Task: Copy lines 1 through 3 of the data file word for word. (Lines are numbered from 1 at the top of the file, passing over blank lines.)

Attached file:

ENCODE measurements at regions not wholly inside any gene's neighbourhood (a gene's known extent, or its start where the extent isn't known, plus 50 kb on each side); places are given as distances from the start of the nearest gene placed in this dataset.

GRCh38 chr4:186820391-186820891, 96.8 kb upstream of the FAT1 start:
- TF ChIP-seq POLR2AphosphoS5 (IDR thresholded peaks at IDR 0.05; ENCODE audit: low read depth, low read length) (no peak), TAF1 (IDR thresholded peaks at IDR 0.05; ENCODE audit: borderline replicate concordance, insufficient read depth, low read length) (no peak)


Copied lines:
ENCODE measurements at regions not wholly inside any gene's neighbourhood (a gene's known extent, or its start where the extent isn't known, plus 50 kb on each side); places are given as distances from the start of the nearest gene placed in this dataset.

GRCh38 chr4:186820391-186820891, 96.8 kb upstream of the FAT1 start:
- TF ChIP-seq POLR2AphosphoS5 (IDR thresholded peaks at IDR 0.05; ENCODE audit: low read depth, low read length) (no peak), TAF1 (IDR thresholded peaks at IDR 0.05; ENCODE audit: borderline replicate concordance, insufficient read depth, low read length) (no peak)